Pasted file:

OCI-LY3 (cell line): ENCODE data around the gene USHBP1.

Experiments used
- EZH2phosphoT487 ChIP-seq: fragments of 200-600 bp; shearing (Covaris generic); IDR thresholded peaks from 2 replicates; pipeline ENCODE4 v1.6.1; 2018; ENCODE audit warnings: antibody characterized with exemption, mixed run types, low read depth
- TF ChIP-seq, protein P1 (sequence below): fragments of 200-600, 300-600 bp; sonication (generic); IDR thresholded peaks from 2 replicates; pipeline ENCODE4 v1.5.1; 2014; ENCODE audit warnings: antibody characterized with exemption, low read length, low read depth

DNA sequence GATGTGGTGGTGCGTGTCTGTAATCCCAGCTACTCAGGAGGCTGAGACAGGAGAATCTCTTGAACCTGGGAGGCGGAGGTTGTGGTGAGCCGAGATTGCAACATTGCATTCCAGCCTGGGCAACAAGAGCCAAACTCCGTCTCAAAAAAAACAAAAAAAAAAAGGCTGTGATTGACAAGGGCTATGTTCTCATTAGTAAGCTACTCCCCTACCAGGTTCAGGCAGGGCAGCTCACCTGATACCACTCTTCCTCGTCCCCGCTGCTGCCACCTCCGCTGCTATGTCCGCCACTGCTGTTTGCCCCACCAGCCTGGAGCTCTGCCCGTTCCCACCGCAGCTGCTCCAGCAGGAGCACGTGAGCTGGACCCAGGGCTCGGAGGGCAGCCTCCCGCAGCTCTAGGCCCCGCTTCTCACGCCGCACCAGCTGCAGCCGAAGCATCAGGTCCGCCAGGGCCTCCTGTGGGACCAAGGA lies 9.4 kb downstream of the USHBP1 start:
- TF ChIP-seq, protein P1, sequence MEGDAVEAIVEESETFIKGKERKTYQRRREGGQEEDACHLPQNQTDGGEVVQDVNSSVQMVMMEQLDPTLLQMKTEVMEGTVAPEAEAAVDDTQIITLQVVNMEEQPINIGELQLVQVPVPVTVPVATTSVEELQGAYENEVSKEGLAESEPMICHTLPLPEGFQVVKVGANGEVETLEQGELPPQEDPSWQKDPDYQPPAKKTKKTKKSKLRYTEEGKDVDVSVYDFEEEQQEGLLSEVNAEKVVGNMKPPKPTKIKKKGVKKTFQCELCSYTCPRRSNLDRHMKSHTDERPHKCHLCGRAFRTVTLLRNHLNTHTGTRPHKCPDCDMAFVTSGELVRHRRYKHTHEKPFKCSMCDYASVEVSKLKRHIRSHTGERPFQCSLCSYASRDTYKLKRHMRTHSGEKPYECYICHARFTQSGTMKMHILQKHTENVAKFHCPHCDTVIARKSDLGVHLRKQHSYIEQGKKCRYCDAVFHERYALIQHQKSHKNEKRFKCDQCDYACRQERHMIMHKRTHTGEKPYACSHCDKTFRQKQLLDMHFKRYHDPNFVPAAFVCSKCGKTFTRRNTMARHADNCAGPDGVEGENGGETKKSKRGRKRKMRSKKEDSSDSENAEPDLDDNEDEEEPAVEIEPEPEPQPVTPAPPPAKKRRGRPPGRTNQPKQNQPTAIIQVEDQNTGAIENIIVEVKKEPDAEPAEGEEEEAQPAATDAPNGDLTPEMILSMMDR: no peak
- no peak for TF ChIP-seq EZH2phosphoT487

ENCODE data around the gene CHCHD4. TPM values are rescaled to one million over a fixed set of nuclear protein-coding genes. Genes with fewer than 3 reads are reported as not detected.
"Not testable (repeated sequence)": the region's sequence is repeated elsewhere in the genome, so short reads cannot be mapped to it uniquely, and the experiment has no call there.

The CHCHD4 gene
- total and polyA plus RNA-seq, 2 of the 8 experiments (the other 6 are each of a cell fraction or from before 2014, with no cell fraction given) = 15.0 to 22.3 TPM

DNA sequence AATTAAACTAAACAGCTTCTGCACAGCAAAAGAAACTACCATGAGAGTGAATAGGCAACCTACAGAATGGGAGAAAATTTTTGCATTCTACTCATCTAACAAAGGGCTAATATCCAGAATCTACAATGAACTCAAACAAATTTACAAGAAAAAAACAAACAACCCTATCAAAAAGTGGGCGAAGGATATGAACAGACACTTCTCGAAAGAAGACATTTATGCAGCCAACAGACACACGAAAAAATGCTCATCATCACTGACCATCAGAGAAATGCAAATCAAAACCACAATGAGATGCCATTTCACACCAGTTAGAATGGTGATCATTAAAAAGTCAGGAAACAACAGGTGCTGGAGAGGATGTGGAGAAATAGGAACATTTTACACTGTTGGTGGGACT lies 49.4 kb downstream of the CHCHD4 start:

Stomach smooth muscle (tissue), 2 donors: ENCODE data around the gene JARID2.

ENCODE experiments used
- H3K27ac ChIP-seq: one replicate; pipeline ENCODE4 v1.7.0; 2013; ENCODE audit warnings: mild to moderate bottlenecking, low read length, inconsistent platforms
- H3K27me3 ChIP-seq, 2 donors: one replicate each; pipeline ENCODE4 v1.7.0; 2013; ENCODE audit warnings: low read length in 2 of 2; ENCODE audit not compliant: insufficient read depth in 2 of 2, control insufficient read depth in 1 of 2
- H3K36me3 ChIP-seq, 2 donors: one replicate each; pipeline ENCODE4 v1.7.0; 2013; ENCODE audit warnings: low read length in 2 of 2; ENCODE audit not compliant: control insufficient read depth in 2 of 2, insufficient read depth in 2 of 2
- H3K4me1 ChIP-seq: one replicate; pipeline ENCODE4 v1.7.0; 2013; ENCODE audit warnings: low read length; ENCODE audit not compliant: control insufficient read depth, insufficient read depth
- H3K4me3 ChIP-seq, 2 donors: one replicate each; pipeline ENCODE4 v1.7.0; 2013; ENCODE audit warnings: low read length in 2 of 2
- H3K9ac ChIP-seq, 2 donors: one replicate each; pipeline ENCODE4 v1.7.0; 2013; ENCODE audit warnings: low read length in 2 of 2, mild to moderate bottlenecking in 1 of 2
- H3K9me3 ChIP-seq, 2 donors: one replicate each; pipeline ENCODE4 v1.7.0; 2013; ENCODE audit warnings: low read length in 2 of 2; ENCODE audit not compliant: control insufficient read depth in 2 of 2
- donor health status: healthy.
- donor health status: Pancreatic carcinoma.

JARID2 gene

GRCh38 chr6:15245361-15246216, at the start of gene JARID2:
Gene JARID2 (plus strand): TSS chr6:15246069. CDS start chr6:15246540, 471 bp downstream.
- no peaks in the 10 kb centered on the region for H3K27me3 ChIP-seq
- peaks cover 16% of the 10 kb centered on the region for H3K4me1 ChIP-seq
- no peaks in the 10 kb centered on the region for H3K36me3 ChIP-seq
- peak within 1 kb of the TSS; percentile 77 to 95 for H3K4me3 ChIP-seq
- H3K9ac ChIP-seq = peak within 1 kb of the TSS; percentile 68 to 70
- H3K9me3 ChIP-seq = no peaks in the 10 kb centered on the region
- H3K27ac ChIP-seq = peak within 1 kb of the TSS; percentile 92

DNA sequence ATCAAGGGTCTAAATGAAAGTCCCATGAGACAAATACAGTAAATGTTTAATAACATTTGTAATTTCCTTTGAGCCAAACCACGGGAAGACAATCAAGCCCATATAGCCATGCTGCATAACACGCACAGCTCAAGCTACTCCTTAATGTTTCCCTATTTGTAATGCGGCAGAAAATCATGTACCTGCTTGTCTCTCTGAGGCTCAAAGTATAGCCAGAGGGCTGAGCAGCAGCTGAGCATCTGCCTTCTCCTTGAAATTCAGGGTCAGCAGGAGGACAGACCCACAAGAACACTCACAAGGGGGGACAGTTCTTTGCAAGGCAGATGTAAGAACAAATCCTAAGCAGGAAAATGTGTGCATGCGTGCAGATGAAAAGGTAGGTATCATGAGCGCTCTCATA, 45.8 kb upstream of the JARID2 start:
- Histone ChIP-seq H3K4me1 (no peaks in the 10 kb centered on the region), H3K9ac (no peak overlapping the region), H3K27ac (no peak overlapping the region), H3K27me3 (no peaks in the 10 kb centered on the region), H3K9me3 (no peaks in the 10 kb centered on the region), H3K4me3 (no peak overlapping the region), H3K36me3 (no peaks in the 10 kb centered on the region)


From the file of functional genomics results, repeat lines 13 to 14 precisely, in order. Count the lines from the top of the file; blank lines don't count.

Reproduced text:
Stomach smooth muscle (tissue), 2 donors: ENCODE data around the gene JARID2.

ENCODE experiments used